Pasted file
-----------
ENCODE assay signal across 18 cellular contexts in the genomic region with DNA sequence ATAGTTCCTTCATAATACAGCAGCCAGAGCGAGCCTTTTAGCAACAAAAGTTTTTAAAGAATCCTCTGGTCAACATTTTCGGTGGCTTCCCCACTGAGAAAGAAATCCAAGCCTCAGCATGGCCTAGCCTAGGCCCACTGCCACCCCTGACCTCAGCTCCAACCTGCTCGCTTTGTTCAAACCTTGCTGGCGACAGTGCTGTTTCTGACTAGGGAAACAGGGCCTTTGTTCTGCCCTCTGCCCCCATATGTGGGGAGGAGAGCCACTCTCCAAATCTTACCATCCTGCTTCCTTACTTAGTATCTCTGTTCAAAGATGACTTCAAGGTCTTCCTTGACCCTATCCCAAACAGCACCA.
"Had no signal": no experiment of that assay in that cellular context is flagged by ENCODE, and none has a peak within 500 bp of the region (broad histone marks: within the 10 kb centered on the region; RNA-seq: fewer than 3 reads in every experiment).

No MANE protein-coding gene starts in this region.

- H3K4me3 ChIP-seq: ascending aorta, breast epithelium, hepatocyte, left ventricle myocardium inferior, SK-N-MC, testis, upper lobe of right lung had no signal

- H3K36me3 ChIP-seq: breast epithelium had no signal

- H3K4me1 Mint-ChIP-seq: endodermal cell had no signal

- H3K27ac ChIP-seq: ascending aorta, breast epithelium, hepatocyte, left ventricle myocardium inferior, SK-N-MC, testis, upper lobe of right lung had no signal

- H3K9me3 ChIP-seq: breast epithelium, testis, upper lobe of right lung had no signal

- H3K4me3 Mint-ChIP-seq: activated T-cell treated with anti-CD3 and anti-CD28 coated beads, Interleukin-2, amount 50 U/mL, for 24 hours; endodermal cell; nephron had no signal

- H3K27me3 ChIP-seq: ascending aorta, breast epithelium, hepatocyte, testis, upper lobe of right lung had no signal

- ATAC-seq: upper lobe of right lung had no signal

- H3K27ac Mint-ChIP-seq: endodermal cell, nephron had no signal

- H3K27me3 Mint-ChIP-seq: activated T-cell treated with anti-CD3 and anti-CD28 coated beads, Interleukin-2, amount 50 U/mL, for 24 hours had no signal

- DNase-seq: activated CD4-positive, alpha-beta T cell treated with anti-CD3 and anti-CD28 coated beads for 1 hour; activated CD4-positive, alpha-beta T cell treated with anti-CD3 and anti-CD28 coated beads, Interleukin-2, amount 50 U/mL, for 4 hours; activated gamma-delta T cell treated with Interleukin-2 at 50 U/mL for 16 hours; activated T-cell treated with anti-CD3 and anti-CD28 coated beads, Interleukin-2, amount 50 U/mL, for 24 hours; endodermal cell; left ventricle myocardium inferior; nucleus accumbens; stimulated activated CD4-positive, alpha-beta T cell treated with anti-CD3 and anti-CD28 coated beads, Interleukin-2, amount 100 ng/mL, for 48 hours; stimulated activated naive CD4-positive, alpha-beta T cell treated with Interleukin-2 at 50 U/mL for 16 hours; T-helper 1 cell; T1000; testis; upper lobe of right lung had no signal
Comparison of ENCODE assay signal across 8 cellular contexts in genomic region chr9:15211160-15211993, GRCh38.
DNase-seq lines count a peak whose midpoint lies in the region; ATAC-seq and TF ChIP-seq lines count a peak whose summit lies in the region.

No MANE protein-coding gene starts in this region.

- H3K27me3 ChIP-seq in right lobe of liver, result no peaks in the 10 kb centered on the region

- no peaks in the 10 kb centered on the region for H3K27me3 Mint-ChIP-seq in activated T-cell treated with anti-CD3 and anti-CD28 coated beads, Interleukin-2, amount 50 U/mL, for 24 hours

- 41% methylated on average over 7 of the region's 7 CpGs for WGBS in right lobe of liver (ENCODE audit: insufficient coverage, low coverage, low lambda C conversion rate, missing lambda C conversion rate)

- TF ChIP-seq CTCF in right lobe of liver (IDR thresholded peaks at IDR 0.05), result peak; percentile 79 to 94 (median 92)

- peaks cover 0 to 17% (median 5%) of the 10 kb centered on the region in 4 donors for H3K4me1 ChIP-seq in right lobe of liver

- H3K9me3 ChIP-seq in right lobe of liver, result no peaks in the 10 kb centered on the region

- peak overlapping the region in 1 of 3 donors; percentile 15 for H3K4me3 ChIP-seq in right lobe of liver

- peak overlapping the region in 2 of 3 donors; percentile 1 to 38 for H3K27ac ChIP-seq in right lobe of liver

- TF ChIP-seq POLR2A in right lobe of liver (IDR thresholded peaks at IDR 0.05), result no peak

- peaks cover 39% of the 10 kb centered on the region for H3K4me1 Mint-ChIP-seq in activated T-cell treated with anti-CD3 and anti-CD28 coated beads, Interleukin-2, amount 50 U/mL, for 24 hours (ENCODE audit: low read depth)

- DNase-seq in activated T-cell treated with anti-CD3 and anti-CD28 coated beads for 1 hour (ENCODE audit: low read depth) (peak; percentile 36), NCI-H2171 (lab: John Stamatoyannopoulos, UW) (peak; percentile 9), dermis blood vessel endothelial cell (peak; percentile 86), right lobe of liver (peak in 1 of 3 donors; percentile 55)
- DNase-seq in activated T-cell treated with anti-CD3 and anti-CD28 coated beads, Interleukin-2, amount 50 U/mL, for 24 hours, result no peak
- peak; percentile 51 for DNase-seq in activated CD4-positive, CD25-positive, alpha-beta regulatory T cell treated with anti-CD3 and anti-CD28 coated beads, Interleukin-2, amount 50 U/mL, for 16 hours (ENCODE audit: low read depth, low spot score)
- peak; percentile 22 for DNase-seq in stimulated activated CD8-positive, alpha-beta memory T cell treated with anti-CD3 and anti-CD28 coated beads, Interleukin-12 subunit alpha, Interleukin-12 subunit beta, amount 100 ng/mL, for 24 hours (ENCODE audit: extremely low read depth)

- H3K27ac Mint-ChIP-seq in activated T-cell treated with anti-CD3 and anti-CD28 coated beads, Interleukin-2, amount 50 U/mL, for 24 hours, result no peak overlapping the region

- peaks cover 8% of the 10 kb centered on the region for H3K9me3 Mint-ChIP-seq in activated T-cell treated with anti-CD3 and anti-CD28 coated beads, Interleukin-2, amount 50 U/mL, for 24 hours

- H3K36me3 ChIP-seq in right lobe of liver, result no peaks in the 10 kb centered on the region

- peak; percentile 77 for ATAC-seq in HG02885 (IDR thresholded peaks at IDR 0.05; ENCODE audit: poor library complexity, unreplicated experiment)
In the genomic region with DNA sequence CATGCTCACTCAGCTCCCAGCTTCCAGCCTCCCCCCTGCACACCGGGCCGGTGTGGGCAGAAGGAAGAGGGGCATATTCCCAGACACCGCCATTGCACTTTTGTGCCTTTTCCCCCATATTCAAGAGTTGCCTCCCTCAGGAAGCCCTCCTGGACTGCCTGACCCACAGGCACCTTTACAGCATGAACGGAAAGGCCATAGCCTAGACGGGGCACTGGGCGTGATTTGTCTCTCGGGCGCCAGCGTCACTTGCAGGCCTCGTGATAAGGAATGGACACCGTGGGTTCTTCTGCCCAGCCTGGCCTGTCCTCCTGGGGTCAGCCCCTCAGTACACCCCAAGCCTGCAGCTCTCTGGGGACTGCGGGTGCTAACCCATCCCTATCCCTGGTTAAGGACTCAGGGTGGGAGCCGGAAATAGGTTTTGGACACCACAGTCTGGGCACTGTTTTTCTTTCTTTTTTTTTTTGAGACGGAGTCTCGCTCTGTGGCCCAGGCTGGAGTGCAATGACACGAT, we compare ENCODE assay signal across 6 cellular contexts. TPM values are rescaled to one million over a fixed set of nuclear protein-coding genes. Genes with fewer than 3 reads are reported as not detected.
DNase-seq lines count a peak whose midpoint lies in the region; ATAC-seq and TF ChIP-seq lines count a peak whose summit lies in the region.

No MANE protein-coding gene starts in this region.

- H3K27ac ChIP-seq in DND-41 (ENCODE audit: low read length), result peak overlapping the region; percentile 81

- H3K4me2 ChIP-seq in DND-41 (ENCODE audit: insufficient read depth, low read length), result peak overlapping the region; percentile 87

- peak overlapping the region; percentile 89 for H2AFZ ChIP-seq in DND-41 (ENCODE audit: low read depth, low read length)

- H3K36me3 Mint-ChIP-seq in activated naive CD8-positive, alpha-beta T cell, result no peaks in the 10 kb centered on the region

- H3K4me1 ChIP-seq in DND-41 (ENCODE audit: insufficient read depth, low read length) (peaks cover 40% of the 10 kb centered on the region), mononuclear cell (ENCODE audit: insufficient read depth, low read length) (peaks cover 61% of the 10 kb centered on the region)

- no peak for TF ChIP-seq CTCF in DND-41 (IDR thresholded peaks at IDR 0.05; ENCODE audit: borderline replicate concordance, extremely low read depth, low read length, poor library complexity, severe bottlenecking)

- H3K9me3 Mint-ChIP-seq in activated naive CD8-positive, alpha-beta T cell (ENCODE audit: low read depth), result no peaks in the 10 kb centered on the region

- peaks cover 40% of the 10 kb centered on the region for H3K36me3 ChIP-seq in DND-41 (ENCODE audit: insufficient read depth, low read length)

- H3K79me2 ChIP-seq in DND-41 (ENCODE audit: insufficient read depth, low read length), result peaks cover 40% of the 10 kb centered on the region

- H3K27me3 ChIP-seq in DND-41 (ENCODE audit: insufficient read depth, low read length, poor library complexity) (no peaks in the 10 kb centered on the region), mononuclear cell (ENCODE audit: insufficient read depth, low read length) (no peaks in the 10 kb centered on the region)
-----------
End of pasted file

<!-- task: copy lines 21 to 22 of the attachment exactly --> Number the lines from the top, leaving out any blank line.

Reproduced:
- TF ChIP-seq CTCF in right lobe of liver (IDR thresholded peaks at IDR 0.05), result peak; percentile 79 to 94 (median 92)

- peaks cover 0 to 17% (median 5%) of the 10 kb centered on the region in 4 donors for H3K4me1 ChIP-seq in right lobe of liver